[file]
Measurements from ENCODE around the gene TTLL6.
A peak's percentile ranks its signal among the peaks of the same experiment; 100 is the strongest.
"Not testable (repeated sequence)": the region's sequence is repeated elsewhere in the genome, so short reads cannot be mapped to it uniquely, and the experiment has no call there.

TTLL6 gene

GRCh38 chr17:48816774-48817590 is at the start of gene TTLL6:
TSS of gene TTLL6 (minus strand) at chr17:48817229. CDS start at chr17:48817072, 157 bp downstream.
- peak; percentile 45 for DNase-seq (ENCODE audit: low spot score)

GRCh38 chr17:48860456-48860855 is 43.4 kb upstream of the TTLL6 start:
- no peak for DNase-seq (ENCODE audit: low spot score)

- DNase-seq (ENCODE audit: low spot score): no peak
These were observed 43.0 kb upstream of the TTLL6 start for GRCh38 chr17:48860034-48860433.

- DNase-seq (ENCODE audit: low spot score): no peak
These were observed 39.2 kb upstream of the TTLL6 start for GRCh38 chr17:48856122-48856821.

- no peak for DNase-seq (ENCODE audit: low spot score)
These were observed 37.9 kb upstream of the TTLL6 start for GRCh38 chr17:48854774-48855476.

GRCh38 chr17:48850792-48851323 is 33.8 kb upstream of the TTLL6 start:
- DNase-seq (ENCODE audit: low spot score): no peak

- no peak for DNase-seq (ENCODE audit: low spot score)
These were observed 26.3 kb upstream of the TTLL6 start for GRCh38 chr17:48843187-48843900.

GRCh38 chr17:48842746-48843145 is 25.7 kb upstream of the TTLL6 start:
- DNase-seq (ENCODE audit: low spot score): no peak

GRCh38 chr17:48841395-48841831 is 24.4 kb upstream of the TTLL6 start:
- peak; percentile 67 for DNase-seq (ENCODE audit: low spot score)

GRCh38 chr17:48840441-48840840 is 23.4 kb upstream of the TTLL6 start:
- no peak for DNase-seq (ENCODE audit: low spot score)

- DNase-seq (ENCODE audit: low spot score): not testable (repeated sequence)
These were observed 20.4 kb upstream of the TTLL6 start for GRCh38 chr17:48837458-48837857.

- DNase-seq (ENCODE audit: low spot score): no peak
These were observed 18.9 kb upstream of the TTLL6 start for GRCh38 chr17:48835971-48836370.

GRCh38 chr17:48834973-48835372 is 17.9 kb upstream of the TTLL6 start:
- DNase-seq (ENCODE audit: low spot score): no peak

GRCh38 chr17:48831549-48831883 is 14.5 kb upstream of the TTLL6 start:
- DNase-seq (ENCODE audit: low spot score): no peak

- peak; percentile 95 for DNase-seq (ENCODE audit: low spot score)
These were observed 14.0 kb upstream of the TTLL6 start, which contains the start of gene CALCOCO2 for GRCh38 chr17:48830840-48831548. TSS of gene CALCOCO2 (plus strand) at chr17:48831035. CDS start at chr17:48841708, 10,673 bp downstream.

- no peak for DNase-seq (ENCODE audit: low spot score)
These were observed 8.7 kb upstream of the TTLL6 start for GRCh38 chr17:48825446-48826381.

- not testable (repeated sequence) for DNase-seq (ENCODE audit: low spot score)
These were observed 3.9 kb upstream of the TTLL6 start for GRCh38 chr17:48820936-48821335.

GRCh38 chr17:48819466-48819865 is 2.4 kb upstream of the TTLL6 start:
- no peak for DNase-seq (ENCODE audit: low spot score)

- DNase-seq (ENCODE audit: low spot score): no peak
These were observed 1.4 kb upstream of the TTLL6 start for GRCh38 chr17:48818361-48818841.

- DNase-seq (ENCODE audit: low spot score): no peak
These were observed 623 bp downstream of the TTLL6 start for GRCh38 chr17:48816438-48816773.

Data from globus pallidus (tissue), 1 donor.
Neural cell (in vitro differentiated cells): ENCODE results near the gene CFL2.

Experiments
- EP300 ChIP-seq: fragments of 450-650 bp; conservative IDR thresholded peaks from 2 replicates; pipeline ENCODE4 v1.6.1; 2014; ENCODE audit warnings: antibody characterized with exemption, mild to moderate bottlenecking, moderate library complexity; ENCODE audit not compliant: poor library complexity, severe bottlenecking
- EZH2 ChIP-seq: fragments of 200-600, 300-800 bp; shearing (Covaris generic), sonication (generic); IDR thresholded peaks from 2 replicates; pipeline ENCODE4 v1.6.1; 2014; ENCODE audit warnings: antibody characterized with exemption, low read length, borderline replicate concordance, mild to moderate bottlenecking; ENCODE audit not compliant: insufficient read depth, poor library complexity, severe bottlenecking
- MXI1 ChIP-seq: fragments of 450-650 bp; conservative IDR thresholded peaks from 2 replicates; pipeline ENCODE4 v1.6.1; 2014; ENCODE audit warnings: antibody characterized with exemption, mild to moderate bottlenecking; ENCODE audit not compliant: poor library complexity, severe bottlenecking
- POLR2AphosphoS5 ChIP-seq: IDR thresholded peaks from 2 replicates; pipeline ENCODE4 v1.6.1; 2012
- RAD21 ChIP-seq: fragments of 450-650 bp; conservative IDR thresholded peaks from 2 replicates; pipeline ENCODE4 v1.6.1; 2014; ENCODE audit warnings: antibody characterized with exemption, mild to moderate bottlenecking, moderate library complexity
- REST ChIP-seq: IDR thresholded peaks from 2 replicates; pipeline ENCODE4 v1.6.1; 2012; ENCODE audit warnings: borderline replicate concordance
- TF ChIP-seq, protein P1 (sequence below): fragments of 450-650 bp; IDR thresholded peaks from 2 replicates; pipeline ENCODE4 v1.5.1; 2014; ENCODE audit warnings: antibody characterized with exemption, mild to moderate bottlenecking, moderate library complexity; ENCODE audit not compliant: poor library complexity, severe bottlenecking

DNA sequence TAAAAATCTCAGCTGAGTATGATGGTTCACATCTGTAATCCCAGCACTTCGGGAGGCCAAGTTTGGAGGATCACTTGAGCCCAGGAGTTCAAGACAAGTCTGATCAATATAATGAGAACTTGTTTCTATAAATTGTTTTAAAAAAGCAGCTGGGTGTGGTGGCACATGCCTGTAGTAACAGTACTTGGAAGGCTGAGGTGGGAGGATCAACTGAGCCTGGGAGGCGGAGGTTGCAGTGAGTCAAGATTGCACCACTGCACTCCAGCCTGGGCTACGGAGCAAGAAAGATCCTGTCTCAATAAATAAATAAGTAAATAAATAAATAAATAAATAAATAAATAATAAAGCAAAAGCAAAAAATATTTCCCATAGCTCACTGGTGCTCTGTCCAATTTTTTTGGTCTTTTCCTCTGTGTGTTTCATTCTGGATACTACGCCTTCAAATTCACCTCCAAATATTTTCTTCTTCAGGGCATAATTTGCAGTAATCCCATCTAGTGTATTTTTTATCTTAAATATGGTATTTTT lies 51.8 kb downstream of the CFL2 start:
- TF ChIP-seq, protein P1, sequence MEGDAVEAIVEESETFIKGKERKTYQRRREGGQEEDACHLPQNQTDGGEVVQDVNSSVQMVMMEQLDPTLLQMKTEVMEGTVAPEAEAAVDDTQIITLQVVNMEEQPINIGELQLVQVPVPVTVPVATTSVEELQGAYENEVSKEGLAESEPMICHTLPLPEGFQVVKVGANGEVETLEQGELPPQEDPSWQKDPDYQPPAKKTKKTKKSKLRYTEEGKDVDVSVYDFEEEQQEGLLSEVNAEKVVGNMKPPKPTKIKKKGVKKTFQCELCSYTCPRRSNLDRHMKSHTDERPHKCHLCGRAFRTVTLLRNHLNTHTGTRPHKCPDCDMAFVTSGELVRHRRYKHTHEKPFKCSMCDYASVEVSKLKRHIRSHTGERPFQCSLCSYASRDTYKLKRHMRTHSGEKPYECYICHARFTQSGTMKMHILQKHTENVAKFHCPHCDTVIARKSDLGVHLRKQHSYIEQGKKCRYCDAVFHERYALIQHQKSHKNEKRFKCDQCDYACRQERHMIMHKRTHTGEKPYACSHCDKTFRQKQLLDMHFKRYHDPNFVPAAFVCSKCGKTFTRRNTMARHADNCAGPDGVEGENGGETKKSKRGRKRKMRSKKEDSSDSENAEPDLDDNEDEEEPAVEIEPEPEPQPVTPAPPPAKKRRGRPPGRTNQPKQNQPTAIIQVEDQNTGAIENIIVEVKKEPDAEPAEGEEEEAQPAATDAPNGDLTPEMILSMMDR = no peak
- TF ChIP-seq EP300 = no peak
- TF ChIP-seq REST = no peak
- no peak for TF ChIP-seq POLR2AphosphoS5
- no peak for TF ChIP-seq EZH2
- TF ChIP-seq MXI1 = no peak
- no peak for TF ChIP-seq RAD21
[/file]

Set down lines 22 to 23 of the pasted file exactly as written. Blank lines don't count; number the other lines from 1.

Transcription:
GRCh38 chr17:48841395-48841831 is 24.4 kb upstream of the TTLL6 start:
- peak; percentile 67 for DNase-seq (ENCODE audit: low spot score)